American wildlife biologists first began fitting animals with radio transmitters in the 1950s. By the 1980s the practice had proven so useful to scientists and nonscientists alike that it became global. This book investigates the origin, evolution, use and impact of these now-commonplace tracking technologies.
Combining approaches from environmental history, the history of science and technology, animal studies and the cultural and political history of the United States, the author traces the radio tracking of wild animals across a wide range of institutions, regions and species and in a variety of contexts. He explains how hunters, animal-rights activists and other conservation-minded groups gradually turned tagging from a tool for control into a conduit for connection with wildlife.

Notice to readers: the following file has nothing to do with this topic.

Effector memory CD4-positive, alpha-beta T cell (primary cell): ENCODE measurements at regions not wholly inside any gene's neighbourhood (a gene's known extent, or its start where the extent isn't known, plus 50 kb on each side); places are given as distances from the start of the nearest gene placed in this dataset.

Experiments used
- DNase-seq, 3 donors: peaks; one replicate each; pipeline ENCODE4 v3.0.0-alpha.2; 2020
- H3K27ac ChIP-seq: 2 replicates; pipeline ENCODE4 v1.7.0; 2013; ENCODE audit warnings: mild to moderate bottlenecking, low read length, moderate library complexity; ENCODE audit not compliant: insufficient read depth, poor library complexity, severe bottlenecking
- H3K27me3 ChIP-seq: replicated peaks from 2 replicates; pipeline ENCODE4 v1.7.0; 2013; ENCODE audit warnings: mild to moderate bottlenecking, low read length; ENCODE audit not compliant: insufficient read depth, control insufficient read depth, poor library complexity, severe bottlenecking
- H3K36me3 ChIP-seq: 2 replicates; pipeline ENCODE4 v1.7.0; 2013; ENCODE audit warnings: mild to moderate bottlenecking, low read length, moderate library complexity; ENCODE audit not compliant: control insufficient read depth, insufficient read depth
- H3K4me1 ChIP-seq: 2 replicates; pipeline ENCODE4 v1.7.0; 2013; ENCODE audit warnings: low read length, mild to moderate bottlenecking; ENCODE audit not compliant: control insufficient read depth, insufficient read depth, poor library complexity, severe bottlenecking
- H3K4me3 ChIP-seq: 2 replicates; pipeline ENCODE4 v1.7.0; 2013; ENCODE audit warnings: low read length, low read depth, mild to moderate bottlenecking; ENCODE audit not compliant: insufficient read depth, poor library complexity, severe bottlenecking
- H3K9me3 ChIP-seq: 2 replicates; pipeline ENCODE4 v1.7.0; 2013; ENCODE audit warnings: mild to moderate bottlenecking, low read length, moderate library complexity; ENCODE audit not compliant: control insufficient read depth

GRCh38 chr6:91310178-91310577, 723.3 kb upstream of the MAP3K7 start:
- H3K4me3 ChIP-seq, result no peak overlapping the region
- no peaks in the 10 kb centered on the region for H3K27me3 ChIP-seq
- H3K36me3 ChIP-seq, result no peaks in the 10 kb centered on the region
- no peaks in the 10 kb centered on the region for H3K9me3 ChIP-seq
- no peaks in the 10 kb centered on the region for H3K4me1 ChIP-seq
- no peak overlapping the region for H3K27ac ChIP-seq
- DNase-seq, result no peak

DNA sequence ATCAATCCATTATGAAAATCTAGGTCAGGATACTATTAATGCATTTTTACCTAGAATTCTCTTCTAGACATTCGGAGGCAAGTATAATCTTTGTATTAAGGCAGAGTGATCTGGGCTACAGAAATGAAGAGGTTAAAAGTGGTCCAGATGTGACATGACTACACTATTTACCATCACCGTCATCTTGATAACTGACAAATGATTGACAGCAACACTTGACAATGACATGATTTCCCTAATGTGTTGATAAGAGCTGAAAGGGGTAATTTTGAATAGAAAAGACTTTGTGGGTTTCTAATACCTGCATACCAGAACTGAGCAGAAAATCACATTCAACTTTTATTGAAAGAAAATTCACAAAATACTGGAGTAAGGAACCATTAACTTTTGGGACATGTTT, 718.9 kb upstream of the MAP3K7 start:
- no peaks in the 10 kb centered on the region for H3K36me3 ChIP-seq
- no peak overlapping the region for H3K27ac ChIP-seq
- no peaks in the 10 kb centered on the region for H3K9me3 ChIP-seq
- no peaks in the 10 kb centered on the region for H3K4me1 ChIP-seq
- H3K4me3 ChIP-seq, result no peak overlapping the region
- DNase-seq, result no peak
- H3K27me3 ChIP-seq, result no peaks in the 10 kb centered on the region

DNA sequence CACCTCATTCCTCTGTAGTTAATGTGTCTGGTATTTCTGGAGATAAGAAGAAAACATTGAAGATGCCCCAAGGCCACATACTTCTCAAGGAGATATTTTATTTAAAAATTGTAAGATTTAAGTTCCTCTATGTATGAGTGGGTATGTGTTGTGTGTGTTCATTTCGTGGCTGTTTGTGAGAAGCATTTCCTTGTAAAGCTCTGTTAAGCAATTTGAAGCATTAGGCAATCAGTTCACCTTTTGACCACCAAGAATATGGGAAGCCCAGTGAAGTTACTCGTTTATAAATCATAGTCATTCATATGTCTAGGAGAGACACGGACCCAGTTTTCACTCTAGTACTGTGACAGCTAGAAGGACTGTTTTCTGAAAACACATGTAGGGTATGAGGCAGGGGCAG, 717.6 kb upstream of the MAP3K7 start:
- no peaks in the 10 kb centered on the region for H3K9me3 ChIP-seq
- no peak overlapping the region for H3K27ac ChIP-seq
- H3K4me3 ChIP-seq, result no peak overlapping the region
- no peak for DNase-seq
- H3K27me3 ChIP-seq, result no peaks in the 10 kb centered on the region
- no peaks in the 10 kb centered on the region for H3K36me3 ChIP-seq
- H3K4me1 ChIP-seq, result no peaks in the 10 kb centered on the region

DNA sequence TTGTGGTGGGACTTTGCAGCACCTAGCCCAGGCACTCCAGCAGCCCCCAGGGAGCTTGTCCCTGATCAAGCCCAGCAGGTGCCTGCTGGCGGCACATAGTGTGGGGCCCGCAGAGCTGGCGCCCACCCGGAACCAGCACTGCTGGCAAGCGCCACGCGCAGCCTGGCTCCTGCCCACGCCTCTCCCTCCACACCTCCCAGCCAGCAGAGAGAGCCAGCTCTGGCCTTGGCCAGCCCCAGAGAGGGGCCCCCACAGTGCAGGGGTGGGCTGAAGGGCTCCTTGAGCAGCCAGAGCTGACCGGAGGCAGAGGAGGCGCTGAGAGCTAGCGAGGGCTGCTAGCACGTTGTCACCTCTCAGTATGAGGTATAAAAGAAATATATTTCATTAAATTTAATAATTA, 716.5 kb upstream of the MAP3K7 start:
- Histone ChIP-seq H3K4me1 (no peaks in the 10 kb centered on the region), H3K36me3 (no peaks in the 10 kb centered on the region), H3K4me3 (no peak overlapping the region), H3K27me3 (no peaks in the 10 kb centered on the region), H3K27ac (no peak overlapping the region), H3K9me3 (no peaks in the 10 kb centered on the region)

A fascinating window onto the professional aspirations, disciplinary concerns, and field practices of American wildlife biologists in the post-World War II era. Benson is on to an important topic here and he handles it exceptionally well.
- Mark V. Barrow, Jr., Virginia Tech"
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